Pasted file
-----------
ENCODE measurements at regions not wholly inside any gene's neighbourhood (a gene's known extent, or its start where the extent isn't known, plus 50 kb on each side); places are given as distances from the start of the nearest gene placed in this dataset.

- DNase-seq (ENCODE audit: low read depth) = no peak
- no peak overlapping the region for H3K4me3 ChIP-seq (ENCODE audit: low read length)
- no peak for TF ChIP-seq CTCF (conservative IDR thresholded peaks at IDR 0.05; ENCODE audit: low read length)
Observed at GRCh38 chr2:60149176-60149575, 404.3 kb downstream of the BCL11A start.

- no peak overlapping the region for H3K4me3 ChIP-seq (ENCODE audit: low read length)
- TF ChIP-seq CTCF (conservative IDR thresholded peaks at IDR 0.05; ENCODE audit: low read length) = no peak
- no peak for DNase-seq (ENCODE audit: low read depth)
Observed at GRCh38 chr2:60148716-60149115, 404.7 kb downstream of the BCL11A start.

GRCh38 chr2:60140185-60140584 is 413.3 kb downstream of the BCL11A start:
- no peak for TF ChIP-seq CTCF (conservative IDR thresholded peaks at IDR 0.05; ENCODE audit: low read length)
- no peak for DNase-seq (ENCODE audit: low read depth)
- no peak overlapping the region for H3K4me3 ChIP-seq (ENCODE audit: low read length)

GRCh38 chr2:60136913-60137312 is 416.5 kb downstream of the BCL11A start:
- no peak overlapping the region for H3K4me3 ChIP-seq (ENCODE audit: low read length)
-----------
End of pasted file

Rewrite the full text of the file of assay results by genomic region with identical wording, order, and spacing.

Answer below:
ENCODE measurements at regions not wholly inside any gene's neighbourhood (a gene's known extent, or its start where the extent isn't known, plus 50 kb on each side); places are given as distances from the start of the nearest gene placed in this dataset.

- DNase-seq (ENCODE audit: low read depth) = no peak
- no peak overlapping the region for H3K4me3 ChIP-seq (ENCODE audit: low read length)
- no peak for TF ChIP-seq CTCF (conservative IDR thresholded peaks at IDR 0.05; ENCODE audit: low read length)
Observed at GRCh38 chr2:60149176-60149575, 404.3 kb downstream of the BCL11A start.

- no peak overlapping the region for H3K4me3 ChIP-seq (ENCODE audit: low read length)
- TF ChIP-seq CTCF (conservative IDR thresholded peaks at IDR 0.05; ENCODE audit: low read length) = no peak
- no peak for DNase-seq (ENCODE audit: low read depth)
Observed at GRCh38 chr2:60148716-60149115, 404.7 kb downstream of the BCL11A start.

GRCh38 chr2:60140185-60140584 is 413.3 kb downstream of the BCL11A start:
- no peak for TF ChIP-seq CTCF (conservative IDR thresholded peaks at IDR 0.05; ENCODE audit: low read length)
- no peak for DNase-seq (ENCODE audit: low read depth)
- no peak overlapping the region for H3K4me3 ChIP-seq (ENCODE audit: low read length)

GRCh38 chr2:60136913-60137312 is 416.5 kb downstream of the BCL11A start:
- no peak overlapping the region for H3K4me3 ChIP-seq (ENCODE audit: low read length)